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Case XXIV.—This case is of especial interest, because the history was taken many years ago by one of my assistants, long before I had thought of the diagnostic points to which I am calling attention in this paper; as will be seen, the peculiar headache and insomnia are only incidentally mentioned long after the patient had been under treatment. Male, aged thirty-seven. Gives a history of a soft chancre twelve years ago, and had syphilis when seventeen years of age. Has not been able to work for three months, and during the time has had a severe pain, particularly in the right side of the head, which is described as constant, increasing at times. There is anosmia. Paræsthesia of the lower extremities, most marked upon the left, slight tremor of the tongue, knee-jerk normal, vision normal, urine normal. There are tender points over the territory of the right side of the head. Has had what he describes as slight spasms in the left leg without loss of consciousness except in one attack. All the sensations were normal. This patient was put on iodide of potassium, 15 grains, three times a day, on August 19th. On August 27th, headache is much diminished; August 31st, still much improved; pain in the head has very nearly ceased. September 3d, has still slight pains in the head. October 12th, improvement continues, although at times there are constant headaches, lasting for a day or two. Under this date, for the first time it is mentioned that for three days past he has had no sleep in consequence of severe headache. October 16th it is stated that the headache is still severe and he sleeps badly. Patient then passed from under observation, and the further history is not known.

CASE XXV.-Male, aged forty-four years. Twenty-two years ago contracted syphilis whilst a sailor, and says that he has secondary eruptions, but was treated locally. He is a gateman on the elevated road, selling tickets sometimes. Finds he can give change for ten or twenty minutes correctly, when he becomes confused, and is totally unable to attend to his business. Has attacks of partial unconsciousness of short duration, and in these he sees people, knows where he is, but is unable to talk coherently, or speak a single sentence. He had three epileptic attacks of the grand mal type some years ago, in which he lost consciousness, bit his tongue, etc. Had local epileptic convulsions up to six years ago. This patient gives a history several years ago, the exact time not being stated, of severe headaches, with marked insomnia. He passed into a condition of dementia, but has made a fairly good recovery with large doses of iodide and mercurial inunctions, and has for several months past been attending to his business correctly.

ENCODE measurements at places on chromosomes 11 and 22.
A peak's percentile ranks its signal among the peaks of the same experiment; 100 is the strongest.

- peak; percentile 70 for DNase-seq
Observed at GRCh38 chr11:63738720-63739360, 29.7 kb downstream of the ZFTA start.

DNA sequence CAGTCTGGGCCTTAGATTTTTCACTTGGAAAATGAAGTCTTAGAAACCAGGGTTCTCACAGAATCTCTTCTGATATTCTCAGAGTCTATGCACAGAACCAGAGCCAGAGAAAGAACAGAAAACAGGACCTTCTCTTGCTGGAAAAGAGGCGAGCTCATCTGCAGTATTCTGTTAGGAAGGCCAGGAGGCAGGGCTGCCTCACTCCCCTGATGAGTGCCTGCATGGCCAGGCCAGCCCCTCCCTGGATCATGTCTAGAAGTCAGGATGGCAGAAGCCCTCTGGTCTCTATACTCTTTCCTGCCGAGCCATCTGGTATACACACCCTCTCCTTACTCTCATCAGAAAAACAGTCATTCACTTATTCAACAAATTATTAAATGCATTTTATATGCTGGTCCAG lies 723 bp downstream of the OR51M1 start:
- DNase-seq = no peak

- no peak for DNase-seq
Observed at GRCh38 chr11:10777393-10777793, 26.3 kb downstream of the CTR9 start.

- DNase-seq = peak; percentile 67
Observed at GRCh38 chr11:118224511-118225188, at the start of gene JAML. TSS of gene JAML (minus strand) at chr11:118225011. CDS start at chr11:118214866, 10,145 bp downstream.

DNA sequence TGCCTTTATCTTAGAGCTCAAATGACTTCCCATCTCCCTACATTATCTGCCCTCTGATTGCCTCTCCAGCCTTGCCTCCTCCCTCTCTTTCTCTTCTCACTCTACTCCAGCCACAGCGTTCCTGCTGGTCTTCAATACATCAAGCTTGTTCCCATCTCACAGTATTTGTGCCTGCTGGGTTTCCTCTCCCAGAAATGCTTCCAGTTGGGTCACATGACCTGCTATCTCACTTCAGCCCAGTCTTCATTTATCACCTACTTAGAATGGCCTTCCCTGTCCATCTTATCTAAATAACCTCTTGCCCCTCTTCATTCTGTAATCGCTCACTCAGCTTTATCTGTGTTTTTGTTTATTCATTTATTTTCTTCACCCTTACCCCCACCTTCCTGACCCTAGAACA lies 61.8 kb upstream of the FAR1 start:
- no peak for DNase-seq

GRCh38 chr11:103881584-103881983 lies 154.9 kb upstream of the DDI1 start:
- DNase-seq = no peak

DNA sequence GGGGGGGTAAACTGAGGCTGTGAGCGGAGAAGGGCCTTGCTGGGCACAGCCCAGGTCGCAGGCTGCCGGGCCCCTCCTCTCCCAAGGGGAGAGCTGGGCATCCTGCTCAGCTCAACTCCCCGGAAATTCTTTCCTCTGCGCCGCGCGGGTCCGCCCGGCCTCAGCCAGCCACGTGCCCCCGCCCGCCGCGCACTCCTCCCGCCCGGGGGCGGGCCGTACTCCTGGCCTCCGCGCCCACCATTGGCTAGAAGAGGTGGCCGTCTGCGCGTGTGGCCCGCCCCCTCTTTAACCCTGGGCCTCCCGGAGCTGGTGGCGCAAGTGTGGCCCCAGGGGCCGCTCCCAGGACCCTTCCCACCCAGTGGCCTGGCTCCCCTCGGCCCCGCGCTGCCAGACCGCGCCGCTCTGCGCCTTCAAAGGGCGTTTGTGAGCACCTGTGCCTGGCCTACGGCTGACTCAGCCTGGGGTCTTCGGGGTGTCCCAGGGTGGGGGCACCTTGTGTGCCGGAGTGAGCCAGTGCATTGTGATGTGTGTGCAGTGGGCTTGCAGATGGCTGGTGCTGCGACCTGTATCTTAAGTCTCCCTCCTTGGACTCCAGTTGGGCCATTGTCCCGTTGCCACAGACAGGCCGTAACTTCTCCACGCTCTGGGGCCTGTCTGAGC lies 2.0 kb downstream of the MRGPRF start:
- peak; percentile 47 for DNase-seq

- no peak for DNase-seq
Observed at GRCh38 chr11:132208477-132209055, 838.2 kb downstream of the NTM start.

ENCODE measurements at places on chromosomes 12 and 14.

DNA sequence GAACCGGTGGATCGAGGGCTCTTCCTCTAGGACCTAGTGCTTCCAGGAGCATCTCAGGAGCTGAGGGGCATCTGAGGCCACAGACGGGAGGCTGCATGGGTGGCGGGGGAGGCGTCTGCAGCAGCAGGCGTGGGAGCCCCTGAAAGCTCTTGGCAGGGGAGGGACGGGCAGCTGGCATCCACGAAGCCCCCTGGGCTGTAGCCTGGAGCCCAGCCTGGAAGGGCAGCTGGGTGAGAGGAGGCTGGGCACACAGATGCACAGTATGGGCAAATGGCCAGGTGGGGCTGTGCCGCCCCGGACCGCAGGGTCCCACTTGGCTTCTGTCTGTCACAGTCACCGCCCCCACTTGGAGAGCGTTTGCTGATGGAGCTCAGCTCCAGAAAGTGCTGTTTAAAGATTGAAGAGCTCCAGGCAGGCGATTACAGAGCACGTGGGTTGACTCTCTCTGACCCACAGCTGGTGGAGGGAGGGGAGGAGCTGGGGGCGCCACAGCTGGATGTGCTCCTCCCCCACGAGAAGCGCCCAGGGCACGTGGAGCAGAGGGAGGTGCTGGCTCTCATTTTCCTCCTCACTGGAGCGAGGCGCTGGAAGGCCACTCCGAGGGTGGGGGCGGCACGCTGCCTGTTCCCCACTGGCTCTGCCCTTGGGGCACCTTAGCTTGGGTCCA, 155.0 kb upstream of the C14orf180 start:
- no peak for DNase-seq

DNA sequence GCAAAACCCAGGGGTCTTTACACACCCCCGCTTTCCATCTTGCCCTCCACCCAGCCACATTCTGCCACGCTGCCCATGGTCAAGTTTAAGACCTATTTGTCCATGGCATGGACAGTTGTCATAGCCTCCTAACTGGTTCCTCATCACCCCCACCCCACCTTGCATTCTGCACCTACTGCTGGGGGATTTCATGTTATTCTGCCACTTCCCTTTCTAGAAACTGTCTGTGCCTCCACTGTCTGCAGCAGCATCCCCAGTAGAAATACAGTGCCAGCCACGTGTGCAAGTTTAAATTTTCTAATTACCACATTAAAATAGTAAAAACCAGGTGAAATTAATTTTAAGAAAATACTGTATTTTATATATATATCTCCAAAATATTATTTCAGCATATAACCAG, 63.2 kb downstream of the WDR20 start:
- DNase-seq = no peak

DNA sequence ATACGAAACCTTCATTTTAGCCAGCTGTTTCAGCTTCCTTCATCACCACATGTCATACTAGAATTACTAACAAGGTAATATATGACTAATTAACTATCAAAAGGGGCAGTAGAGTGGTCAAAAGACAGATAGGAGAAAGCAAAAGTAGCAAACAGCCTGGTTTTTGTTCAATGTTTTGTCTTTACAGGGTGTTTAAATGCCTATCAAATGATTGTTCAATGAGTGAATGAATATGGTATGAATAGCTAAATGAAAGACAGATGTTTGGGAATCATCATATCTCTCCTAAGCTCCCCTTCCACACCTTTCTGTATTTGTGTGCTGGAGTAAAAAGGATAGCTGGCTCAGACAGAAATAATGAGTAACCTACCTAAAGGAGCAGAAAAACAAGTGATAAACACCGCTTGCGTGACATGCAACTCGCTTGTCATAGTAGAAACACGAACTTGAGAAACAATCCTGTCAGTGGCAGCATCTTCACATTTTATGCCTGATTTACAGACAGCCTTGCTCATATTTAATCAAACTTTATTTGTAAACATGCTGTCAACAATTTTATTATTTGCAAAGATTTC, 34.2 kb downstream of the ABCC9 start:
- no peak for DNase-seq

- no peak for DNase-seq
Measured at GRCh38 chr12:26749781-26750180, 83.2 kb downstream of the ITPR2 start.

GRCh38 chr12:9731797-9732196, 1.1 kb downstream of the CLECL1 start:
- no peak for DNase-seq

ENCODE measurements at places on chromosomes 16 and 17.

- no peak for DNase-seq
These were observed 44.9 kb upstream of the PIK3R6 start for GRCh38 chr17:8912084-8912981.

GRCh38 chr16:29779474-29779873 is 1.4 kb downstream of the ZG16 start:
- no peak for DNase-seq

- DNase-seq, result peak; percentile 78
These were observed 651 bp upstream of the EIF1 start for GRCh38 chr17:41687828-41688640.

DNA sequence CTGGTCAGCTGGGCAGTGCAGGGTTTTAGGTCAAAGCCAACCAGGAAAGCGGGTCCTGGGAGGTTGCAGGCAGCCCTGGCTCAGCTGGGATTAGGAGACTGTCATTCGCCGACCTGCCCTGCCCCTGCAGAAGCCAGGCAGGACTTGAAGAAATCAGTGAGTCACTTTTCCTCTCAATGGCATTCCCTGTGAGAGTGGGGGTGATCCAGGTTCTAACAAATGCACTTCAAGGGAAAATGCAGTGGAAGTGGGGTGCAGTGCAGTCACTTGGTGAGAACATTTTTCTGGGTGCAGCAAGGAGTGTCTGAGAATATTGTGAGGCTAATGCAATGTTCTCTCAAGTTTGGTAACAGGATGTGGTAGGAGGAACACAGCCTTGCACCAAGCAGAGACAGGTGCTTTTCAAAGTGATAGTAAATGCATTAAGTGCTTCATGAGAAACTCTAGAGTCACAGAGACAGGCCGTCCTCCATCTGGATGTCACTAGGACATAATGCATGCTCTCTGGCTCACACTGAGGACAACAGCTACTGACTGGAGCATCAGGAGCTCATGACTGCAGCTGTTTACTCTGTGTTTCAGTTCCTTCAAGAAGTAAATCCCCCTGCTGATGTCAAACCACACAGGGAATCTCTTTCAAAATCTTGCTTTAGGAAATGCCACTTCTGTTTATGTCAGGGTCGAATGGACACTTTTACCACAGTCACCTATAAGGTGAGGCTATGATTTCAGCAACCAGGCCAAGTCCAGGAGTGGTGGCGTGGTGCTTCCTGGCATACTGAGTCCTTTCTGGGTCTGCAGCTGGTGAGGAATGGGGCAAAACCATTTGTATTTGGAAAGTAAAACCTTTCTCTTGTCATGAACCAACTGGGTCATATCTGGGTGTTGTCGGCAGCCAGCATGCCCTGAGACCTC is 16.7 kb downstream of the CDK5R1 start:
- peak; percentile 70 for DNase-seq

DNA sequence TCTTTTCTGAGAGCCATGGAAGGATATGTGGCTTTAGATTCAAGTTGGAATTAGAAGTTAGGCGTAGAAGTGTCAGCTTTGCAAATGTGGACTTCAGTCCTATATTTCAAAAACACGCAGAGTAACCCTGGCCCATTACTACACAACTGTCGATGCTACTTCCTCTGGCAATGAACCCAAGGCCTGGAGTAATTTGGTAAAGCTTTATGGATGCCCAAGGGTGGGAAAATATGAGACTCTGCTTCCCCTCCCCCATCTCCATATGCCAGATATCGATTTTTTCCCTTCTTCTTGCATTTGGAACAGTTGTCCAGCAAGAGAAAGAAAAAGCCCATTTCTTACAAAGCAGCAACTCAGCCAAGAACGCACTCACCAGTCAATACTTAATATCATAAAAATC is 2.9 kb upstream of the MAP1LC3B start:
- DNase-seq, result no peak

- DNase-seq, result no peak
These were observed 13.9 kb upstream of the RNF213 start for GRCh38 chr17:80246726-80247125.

CASE XXVI.-Female, aged twenty-seven years. There is a history of maternal migraine, but otherwise the family history is negative. Patient has been married eight years; has two children, one six and one two years old. When the youngest child was six months old, the mother began to have attacks of twitching in the left side of the face at the angle of the mouth, followed by convulsions, in which she fell to the floor, with general convulsive movements. On coming out from these she was stupid and passed into deep sleep. The attacks were always the same. She has headaches over the top and brow, at times severe, which are much worse at night, and often cause complete insomnia. Never had any headache until after the aforesaid child was born, and this child is said to have had an eruption on its lips and

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under the nose, with “snuffles," whilst its eyes have been in a state of chronic inflammation, and it has vertebral caries, for which it is wearing a plaster jacket. There has been one miscarriage since, but she has also had one healthy child born. As this patient is seven months advanced in pregnancy, and has only recently come to my clinic, it is impossible to speak of the result.

CASE XXVII.- Male, aged twenty-six years. Comes to the clinic for the relief of headaches and a great sense of fatigue. His headaches are continuous and worse at night, and until recently were associated with obstinate insomnia. Has overcome the insomnia by treatment, but is dependent for sleep upon drugs. Has an interstitial keratitis that is apparently syphilitic, and admits having had syphilis three years ago, but does not know of any secondary symptoms whatever. Was under treatment for it about two months. Had trouble with his eyes exactly similar to present condition two weeks after he contracted syphilis. This patient is still under treatment, but has markedly improved in about three weeks, although it is as yet too early to positively speak of the result.